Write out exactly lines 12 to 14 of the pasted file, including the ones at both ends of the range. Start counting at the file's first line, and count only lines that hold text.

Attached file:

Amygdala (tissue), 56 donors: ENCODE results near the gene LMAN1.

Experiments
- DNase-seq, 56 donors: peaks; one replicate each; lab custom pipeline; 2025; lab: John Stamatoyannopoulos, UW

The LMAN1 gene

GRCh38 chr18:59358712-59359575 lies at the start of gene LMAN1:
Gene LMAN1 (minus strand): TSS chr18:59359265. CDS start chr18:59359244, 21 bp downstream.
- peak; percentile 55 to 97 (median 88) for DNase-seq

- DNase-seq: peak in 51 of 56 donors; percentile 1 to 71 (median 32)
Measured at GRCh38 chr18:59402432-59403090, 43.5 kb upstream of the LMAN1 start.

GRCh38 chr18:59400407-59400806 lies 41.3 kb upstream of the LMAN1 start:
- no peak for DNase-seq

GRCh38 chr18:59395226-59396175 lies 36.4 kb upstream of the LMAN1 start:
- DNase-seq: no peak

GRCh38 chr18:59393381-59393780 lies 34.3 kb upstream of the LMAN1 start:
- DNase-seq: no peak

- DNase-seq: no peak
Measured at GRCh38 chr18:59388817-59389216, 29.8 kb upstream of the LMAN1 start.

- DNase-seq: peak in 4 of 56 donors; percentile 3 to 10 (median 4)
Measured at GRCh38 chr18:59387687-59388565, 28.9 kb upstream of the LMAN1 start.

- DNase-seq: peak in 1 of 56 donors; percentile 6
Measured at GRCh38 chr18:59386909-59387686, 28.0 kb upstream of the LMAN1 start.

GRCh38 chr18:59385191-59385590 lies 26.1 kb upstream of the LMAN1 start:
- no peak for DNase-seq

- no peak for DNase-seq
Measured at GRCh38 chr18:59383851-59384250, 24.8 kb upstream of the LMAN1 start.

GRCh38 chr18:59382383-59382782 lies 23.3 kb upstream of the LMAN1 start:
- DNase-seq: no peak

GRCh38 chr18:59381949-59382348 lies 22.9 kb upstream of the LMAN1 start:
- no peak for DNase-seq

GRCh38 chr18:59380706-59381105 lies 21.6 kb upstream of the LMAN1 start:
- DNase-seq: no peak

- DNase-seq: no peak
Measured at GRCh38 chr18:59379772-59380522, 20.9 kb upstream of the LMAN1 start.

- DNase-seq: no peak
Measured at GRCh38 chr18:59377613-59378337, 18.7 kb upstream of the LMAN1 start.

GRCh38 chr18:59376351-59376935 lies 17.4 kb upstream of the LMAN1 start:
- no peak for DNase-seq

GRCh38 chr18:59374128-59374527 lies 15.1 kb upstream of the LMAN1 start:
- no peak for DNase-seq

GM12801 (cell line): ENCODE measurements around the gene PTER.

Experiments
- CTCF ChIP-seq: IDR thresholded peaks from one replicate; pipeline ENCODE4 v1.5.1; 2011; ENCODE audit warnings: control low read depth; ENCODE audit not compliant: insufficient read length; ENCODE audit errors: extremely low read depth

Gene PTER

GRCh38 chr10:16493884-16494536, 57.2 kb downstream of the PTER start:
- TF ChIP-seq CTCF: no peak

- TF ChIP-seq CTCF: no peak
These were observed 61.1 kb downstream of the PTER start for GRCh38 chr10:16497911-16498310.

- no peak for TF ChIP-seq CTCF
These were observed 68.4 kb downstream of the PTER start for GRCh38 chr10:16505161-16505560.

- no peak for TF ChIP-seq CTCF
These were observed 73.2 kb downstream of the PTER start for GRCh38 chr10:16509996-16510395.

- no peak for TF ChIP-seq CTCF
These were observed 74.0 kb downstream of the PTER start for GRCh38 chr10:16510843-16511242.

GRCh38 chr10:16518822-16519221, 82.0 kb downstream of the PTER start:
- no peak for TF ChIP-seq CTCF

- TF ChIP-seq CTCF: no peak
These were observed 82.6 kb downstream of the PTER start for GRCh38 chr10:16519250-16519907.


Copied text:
GRCh38 chr18:59395226-59396175 lies 36.4 kb upstream of the LMAN1 start:
- DNase-seq: no peak

GRCh38 chr18:59393381-59393780 lies 34.3 kb upstream of the LMAN1 start: